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NAME: Jeff Martin (Partners With Son, Doug)
LOCATION: Mt. Pulaski, Ill.
YEARS OF NO-TILLING: 26
ACRES NO-TILLED: 4,500 No-Tilled Crops: Corn, Soybeans+
When I shared our no-till experiences at the 2004 National No-Tillage Conference, we had just made a serious shift from a corn-soybean rotation to continuous corn. After 5 years, we’ve learned a lot about growing corn on corn. Now we’re evaluating new technology that will take our strip-till operation to the “next level,” as I reported in Indianapolis during the 2009 event.
Our target is consistent 250-bushel continuous corn in the next 5 to 10 years. At some point, we’ll set a 300-bushel-per-acre goal.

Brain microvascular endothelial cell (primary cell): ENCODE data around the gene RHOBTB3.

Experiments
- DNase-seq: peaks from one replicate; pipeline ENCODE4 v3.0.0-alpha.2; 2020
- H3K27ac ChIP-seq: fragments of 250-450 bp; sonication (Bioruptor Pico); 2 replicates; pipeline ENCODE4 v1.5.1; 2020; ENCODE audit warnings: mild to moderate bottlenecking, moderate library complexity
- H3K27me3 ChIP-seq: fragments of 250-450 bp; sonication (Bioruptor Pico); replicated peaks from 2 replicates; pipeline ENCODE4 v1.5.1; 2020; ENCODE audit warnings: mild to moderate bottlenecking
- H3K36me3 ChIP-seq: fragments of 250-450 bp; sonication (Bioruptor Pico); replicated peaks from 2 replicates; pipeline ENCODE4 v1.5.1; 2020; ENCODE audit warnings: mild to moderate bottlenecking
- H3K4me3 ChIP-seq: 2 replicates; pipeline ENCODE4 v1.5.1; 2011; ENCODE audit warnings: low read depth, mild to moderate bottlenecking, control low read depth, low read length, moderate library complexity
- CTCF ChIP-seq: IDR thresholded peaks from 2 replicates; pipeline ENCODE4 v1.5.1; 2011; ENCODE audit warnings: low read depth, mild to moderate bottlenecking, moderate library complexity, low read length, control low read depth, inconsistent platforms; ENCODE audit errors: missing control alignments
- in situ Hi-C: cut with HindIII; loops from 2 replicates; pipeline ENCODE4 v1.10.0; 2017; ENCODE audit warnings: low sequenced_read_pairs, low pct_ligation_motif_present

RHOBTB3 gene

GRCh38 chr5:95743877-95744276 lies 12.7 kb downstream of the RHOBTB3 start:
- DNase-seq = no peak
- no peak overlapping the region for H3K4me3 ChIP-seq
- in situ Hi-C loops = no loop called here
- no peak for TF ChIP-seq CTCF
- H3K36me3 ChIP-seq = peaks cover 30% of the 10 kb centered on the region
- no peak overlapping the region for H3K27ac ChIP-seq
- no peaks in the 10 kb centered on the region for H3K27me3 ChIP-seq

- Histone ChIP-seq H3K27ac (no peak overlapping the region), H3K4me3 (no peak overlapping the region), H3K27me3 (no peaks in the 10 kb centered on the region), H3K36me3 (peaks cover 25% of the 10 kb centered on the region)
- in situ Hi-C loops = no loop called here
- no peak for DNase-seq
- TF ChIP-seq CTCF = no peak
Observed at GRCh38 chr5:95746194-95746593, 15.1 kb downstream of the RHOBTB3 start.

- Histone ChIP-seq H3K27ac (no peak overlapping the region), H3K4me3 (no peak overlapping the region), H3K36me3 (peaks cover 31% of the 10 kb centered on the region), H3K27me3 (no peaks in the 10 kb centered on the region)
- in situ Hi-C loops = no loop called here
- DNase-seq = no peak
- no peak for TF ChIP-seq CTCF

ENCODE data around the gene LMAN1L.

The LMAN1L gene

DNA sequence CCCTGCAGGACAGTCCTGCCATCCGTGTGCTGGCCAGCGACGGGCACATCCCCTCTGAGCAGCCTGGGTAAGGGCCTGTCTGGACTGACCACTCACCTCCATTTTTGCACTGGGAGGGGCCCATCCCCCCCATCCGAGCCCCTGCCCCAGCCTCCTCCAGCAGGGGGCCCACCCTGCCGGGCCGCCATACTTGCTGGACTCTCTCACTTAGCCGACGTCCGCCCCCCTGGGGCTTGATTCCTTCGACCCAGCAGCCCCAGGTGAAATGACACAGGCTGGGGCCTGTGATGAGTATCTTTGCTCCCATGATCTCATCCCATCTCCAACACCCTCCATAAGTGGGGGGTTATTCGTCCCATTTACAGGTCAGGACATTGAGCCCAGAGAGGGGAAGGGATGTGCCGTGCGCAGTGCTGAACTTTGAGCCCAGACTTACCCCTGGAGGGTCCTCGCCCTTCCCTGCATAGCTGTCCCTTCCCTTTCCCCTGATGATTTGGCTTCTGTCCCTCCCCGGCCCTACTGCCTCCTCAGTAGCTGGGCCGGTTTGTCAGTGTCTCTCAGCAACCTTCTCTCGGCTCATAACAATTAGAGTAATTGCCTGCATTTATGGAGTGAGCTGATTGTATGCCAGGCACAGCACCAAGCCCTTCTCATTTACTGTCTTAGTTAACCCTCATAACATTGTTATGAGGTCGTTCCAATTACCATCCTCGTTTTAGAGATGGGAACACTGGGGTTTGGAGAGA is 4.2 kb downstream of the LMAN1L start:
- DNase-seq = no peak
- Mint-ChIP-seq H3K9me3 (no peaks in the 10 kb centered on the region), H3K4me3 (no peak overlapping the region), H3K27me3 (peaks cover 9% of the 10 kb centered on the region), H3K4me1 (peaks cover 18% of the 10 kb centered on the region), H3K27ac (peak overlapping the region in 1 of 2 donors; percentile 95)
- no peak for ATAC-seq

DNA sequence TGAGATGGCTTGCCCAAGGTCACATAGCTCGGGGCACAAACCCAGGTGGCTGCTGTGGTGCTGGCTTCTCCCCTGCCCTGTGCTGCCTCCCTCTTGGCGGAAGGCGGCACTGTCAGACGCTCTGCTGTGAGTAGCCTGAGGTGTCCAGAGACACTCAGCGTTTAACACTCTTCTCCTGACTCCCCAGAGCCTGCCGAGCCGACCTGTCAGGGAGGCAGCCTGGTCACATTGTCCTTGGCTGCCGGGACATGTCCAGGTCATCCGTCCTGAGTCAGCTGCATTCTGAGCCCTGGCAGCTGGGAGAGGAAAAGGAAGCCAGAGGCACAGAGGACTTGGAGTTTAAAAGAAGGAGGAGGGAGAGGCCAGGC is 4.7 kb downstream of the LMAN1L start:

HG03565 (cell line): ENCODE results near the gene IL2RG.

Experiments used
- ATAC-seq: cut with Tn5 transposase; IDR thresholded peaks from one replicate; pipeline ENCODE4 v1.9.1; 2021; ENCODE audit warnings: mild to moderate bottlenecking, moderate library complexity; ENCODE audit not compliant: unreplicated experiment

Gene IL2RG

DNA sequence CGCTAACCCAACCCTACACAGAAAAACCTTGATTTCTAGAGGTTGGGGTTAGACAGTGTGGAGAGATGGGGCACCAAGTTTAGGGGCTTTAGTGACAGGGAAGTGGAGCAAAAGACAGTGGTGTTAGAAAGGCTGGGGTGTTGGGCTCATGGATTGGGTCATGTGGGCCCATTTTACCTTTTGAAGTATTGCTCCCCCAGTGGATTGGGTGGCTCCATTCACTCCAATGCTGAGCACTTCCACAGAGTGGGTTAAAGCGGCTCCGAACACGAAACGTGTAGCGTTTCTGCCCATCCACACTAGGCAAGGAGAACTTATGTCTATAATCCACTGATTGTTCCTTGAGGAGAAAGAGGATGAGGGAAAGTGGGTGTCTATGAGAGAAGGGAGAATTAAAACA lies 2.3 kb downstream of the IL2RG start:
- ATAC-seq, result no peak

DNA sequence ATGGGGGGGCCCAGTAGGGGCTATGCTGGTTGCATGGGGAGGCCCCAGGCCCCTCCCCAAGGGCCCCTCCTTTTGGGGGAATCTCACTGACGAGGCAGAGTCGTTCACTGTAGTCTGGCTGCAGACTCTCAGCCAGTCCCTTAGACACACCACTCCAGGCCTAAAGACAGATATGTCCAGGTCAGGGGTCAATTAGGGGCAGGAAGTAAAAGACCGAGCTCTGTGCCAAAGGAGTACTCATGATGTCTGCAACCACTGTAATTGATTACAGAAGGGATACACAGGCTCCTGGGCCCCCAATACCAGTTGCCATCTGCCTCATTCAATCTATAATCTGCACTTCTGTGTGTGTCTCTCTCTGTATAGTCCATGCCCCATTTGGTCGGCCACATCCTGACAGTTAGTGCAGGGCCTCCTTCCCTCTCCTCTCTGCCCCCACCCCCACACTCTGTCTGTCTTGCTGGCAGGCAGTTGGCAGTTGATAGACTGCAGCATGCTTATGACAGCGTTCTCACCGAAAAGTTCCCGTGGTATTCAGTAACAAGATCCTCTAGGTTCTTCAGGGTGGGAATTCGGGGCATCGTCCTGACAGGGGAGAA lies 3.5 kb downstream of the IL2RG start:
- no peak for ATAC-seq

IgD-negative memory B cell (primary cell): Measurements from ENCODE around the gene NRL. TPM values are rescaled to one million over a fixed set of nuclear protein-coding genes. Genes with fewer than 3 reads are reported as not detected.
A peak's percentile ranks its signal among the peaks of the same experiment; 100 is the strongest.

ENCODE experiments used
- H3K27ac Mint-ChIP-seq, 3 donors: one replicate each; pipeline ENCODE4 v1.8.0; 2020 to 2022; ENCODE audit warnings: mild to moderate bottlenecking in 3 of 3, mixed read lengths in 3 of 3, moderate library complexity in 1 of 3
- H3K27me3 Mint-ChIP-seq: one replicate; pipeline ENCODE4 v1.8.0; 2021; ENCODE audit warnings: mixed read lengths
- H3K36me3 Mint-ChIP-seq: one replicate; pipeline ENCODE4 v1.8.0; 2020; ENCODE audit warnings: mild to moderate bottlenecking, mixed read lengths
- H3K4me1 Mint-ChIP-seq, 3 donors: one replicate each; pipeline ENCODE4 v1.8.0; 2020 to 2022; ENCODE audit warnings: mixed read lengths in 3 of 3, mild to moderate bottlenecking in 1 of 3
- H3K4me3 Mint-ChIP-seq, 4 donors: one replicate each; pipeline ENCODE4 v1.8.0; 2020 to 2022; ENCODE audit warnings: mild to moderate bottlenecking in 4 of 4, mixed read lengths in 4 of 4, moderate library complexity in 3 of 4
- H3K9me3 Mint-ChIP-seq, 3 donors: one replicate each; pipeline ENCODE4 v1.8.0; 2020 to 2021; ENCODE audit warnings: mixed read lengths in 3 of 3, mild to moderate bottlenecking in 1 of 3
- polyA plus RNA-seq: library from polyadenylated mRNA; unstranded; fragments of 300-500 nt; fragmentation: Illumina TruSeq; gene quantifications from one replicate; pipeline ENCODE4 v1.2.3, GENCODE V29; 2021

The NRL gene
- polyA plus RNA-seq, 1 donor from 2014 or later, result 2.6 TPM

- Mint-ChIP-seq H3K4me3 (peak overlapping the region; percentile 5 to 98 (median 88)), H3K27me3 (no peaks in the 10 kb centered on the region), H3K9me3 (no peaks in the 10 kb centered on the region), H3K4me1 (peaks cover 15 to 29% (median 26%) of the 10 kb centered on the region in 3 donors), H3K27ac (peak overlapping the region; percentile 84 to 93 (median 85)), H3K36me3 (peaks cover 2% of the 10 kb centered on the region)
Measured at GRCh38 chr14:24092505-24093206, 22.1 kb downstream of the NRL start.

A brief history of our no-till operation emphasizes an important lesson to new no-tillers: Success doesn’t come overnight. But if you pay attention to details, no-till or strip-till has the potential for higher yields in rotated or continuous corn and more profitability than any other tillage method.
And at the same time, no-till or strip-till can lead you to fun, soil-saving and even moneymaking conservation and wildlife-enhancement activities.
We were among the first in Logan County, Ill., to try no-till. That was in 1982, when we typically planted corn into tilled soybean and wheat stubble. More years than not, strong spring winds carrying loose topsoil cut off the young corn plants like a shotgun blast.
We thought we might see yield drag with no-till, so we were careful to make side-by-side comparisons with conventional tillage those first years. Well…